Citizen minority shareholders in the Botswana Stock Exchange listed Sechaba Brewery Holdings which is a holding company for Kgalagadi Breweries Limited have expressed anxiety that a South African company is planning to stage a stealth takeover of the company without according other shareholders, especially citizens and Botswana based pension funds an opportunity to also purchase or increase their stakes.
Sechaba was created as an investment vehicle to give Botswana citizens an opportunity to invest into KBL the majority of which was at the time owned by the giant SABmiller.
SABMiller, at the time also enjoyed total control of the local offshoot, control that was further consolidated by a management contract.
Under the management contract, only SABMiller could appoint from its ranks the managing director and also the finance director.
Botswana Government, through its investment arm, the Botswana Development Corporation (BDC) had at the time owned a substantial shareholding and also double voting rights.
Botswana Government position of strength inside the company has however over time been steadily eroded by a decision to sell a portion of BDC shareholding.
Minority citizen holders are arguing that a decision to reduce BDC shareholding has to not only diminished Government control, but has also outflanked them as citizens as they are now vulnerable against the South Africans.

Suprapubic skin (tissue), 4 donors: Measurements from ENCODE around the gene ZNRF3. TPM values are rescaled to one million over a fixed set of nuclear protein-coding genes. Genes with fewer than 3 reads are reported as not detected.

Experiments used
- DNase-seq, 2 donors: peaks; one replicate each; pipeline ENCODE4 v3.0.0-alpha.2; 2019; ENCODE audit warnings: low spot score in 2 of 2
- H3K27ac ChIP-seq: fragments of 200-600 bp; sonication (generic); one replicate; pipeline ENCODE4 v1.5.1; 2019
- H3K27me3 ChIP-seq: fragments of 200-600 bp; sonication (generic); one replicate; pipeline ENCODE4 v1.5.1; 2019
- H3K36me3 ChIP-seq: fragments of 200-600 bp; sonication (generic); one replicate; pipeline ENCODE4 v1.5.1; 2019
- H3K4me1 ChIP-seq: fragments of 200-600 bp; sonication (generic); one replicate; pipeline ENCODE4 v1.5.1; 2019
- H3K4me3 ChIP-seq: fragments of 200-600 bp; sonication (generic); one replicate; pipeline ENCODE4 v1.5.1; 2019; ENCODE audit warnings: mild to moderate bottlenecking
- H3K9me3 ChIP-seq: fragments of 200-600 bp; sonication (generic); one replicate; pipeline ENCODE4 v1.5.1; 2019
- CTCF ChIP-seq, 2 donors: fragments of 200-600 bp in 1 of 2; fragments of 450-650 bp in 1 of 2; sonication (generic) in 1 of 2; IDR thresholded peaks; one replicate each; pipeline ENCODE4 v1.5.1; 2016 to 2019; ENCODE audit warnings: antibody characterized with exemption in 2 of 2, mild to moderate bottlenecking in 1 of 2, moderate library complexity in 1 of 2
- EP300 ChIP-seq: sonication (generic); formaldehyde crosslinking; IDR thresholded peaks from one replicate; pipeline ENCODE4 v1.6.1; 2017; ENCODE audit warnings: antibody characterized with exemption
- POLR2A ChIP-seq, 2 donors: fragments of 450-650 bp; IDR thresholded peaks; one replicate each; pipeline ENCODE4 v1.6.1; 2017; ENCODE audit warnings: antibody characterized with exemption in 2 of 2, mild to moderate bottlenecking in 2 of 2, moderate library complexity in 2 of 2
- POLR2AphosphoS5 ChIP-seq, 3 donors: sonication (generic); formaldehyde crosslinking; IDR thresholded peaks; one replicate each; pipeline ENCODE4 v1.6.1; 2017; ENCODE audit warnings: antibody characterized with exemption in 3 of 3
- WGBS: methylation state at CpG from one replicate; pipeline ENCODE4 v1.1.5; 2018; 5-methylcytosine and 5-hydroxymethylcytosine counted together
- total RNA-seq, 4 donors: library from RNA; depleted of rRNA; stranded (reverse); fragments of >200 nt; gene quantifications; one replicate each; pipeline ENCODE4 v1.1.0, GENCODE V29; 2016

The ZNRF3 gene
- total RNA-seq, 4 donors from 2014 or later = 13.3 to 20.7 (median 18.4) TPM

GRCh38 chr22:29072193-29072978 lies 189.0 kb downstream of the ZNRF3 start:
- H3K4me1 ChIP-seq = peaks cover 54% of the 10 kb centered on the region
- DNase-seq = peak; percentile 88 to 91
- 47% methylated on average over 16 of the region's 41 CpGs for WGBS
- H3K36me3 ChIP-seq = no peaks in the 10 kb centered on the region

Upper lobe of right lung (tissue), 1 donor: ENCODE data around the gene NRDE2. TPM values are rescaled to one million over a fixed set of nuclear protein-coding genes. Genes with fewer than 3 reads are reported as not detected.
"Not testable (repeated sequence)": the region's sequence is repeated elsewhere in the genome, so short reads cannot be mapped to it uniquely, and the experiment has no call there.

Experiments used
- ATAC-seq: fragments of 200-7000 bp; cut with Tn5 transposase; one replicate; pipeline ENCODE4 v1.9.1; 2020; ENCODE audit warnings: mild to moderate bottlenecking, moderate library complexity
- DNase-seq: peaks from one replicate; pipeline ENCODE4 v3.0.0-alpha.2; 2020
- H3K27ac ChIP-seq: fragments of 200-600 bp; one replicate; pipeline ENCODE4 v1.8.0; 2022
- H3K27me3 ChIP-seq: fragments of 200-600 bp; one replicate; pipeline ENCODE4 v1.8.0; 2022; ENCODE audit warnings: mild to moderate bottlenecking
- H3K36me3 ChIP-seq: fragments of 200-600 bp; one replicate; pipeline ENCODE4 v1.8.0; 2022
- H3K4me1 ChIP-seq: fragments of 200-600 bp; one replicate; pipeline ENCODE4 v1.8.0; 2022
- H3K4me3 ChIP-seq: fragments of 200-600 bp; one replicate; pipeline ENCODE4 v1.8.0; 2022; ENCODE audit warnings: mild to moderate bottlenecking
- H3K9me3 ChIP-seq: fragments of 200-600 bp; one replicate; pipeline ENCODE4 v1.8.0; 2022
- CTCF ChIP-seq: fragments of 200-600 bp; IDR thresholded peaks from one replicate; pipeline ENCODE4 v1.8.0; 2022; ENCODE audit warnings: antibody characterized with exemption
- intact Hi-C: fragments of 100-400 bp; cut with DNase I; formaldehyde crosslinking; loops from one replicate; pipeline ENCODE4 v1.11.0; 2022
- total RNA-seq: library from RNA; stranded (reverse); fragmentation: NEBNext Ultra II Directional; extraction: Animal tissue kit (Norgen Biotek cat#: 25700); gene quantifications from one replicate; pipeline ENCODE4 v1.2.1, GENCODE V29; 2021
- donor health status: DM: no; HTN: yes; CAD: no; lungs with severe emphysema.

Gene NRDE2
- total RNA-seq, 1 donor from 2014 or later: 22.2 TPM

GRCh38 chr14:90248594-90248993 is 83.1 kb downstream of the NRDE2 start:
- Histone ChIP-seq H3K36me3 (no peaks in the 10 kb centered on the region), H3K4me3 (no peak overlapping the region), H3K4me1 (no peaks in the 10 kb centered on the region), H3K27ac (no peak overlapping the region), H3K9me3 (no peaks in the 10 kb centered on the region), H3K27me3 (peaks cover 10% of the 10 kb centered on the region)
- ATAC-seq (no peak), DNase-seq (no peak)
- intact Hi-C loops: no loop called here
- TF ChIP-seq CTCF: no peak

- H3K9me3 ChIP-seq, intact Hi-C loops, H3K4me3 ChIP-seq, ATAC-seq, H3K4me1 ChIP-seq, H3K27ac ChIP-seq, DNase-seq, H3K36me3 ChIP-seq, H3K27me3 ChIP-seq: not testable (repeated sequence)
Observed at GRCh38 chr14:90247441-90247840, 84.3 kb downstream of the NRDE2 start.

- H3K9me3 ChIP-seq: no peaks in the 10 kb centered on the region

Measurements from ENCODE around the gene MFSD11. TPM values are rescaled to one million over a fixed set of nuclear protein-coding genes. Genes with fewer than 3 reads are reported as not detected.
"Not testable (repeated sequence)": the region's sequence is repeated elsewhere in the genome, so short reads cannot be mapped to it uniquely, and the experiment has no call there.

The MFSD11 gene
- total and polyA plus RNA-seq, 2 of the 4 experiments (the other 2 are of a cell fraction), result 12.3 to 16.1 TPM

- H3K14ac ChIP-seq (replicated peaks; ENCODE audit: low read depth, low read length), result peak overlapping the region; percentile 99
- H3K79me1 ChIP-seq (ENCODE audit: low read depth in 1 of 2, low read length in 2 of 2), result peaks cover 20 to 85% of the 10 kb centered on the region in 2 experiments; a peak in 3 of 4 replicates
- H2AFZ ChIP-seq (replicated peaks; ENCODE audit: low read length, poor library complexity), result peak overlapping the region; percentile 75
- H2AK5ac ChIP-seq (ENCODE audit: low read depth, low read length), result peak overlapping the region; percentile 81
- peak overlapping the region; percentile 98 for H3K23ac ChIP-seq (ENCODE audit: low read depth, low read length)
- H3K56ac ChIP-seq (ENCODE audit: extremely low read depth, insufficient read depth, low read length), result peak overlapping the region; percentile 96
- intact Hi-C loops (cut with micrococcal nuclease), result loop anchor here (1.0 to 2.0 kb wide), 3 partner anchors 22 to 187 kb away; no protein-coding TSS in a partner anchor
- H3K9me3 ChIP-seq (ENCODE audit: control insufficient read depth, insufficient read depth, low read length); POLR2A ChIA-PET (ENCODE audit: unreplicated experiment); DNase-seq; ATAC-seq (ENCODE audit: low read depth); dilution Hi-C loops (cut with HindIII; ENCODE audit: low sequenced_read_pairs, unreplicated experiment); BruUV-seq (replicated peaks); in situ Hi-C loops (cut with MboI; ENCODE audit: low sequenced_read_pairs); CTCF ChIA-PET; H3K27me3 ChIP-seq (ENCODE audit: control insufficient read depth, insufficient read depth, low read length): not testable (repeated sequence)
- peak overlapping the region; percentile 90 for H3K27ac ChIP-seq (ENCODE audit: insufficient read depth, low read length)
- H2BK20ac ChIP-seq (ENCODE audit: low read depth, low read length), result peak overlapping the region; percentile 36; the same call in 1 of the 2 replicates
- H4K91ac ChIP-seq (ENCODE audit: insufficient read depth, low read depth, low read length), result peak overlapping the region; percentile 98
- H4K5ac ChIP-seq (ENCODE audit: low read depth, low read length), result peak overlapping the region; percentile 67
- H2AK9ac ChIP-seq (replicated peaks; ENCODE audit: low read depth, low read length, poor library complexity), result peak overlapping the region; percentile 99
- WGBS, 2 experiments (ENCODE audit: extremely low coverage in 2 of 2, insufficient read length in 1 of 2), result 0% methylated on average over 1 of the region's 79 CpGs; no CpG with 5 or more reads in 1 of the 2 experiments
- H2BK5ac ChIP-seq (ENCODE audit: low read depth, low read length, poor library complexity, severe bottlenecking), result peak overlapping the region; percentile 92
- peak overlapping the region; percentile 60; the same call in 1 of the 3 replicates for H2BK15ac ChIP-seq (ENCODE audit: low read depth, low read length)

“This effectively goes against the Botswana Government policy on citizen economic empowerment,” said one of them who said they are considering writing to BSE to consider further halting the General Meeting scheduled for this week.
The company is currently undergoing a major shareholder restructuring following the takeover of SABmiller by AB-Inbev.
A key concern expressed by small shareholders, including to the local bourse is that not all information is being honestly communicated ÔÇô in both the published cautionary and also in the prospectus.
That at one point led to the General Meeting being postponed and further information being issued.
Initially the meeting was scheduled for September 14, before being moved to the 27th of the same month.
But still minority holders have not being placated.
They are questioning the true intents of the South African majority shareholder, arguing that the quest to further consolidate their hold is ominous, especially since it defeats the Botswana Government policy to have a say in the company ÔÇô directly through BDC and also through citizen shareholders.